Information Management, How To Find the Best Analytic Tools for Your Business Needs
Managers are accepting analytics as a central part of a business operation. But assessing a solution against operational needs is becoming more complex as various platforms appear on the market.

So how do managers select the best toolset for their organization?

5 Tips to Consider

One striking approach is to organize technical resources to understand the organization's needs against the features of a given solution and its champions in the organization. Here is a simple way to organize an analytic solution assessment.

  1. Assess ongoing digital needs: Identifying the platforms that will create the digital “face” of your organization is the best place to start.  While a JavaScript webpage tags and mobile SDK are a basic staple of digital analytics solutions, business intelligence tools require an assessment of database infrastructure. To build a full view of the complexity involved, consider the degree of data is applied for immediate strategies, such as digital marketing plans, or more for exploring correlations and cohort behavior, as done among data scientists. Doing a full media review will help highlight a broad initial picture of what kind of data capability will be regularly needed.
  2. Consider metrics that highlight the data: After digital needs are identified, metrics should be highlighted. They are meant to consider how the digital needs are monitored. Are they simple, such as visits gathered from web analytics, or are they resulting from a complex model to identify a correlation? Knowing how data performance will be measured will reveal metrics and dimensions requirements that solutions must meet.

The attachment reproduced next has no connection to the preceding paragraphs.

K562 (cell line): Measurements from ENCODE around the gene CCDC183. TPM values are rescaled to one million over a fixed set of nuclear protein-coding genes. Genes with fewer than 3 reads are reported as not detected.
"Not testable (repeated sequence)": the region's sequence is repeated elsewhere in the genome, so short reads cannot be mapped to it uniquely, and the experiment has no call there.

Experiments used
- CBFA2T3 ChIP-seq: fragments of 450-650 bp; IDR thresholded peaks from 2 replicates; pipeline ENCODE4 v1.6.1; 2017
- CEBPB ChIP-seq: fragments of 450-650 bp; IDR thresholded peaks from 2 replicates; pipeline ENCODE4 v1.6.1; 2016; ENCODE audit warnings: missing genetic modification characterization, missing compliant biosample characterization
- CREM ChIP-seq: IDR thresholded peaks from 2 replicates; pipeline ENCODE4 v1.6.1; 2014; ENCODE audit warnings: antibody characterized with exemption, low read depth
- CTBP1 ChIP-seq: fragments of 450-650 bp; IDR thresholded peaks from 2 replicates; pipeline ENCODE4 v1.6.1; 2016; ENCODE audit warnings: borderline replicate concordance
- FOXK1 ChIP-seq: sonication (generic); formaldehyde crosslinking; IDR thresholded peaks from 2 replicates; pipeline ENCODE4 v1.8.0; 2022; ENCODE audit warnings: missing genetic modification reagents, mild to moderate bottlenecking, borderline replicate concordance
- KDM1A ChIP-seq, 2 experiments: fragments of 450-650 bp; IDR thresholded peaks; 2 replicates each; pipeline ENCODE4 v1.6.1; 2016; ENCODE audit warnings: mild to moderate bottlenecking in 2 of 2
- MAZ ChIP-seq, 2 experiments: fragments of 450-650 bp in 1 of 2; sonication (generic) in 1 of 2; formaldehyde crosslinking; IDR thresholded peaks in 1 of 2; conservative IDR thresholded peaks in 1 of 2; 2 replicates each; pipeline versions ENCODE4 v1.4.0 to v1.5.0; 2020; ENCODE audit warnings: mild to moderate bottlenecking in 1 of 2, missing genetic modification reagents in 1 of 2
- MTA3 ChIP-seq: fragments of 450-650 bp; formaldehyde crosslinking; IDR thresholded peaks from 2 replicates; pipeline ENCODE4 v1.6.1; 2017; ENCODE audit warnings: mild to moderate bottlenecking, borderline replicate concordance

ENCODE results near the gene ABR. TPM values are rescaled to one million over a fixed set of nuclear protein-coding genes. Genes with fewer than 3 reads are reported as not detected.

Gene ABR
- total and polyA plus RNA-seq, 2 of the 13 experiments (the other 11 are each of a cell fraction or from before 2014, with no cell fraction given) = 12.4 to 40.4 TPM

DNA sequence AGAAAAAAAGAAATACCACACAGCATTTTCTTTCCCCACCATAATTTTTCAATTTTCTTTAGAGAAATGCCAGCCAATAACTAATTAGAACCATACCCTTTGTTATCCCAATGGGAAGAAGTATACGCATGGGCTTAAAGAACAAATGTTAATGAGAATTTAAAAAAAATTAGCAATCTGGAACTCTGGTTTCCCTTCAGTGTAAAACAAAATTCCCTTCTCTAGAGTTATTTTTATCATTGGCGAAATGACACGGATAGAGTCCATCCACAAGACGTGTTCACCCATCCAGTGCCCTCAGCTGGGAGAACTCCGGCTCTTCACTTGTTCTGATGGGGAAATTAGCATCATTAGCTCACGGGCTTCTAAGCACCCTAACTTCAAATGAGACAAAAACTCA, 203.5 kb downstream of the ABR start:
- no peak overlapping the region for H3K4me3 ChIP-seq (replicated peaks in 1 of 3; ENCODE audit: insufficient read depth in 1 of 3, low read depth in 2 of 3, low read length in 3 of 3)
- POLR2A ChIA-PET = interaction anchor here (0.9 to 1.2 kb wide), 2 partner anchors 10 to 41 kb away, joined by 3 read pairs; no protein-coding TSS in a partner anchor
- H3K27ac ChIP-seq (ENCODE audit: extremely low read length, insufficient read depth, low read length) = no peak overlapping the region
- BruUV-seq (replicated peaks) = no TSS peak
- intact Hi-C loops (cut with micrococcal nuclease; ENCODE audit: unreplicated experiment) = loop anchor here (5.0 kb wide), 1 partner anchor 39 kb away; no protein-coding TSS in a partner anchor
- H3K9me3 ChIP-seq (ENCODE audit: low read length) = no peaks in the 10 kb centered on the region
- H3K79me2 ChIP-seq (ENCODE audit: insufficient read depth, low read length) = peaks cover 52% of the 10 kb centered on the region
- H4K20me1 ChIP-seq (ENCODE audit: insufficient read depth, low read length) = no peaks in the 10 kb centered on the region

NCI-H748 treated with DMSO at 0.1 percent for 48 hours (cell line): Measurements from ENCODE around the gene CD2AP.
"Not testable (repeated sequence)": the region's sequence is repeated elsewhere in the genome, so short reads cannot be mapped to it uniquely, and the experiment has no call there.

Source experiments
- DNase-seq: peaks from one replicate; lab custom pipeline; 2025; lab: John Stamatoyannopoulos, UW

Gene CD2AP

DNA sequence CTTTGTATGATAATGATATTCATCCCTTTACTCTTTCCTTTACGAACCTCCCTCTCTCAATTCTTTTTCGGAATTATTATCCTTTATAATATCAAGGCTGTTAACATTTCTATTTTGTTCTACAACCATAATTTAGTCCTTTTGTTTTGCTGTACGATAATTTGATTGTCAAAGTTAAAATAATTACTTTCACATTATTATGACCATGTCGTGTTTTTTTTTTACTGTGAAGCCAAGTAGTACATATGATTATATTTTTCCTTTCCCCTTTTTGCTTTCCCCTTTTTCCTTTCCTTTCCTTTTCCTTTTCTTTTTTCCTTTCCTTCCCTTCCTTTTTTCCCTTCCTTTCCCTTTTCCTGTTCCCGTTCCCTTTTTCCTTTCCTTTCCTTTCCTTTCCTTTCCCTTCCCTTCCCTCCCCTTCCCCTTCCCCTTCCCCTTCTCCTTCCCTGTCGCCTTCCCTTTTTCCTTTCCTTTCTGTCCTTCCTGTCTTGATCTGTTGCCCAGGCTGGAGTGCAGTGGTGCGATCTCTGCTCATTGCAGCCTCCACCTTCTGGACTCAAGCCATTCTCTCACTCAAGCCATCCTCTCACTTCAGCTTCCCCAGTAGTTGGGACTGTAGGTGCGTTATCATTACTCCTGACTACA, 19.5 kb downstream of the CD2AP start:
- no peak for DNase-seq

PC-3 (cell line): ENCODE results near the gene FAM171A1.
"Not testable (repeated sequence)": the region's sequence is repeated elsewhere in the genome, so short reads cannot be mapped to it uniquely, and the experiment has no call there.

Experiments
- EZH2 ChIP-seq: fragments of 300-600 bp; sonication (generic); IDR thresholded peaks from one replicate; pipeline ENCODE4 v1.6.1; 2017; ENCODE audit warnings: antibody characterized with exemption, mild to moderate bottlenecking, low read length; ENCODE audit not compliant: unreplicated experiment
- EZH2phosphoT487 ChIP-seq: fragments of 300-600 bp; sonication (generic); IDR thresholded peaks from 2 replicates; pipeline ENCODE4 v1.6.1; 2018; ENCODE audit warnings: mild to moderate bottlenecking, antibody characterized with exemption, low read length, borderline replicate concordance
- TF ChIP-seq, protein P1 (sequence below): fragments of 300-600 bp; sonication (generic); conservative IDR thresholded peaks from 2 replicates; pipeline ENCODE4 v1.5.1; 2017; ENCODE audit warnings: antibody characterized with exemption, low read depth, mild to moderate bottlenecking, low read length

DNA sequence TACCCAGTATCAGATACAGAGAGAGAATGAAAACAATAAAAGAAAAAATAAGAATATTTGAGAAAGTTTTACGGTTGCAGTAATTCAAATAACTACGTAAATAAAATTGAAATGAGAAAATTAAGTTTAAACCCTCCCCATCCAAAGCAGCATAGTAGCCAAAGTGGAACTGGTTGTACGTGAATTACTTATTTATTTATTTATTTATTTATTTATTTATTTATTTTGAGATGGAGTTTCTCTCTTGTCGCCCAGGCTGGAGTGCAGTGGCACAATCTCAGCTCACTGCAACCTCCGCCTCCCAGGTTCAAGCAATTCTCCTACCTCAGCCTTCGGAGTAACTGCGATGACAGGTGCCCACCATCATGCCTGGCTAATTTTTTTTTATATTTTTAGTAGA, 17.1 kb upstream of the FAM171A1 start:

3. Get the details on data collection: Data collection dictates the operations needs from an analytic solution — essentially where the rubber meets the road for analysis.  How are dimensions and metrics displayed based on the data collected? Flexibility in sorting data and journaling reporting changes is essential.  Solutions that address data collection should be easy to incorporate so that analysts can easily navigate among the interface features.  Such ease will reduce operational friction in adopting a solution.
  4. Visualize who will manage the data collection details: The ease of employee technology adoption dovetails into this point. Who are the analysts and managers that will be responsible for data collection? Who will be the departmental customers that will regularly use the data?  Understanding department usage of the data is crucial to organizational success.  Analytics expert Avinash Kaushik coined the 90/10-budget rule for analytics — an organization should spend 90 percent on the analyst, 10 percent on the analytics tool.  So automation configurations, alert features, and interface familiarity are important to list, but a valuable planning discussion should include the team who will use those features the most. 
  5. Compare vendor support against organizational structure: Despite any effort to ease the learning curve for an analytics solution and team, analytics solutions can require numerous tasks and details to verify functionality. Dedicated vendor support for implementation can be essential for an extensive solution, servicing unforeseen tagging needs or other complexity within an app or website.  For open source solutions, an extensive developer community is essential to answer implementation questions.

A management team will discover that although data appears as a nonentity, it is a cherished commodity for successful strategy and business development. Thus, the careful management of data and associated resources will distinctly set the direction for a long-lasting strategic advantage.

Title image by Zbigniew Guzowski (Shutterstock).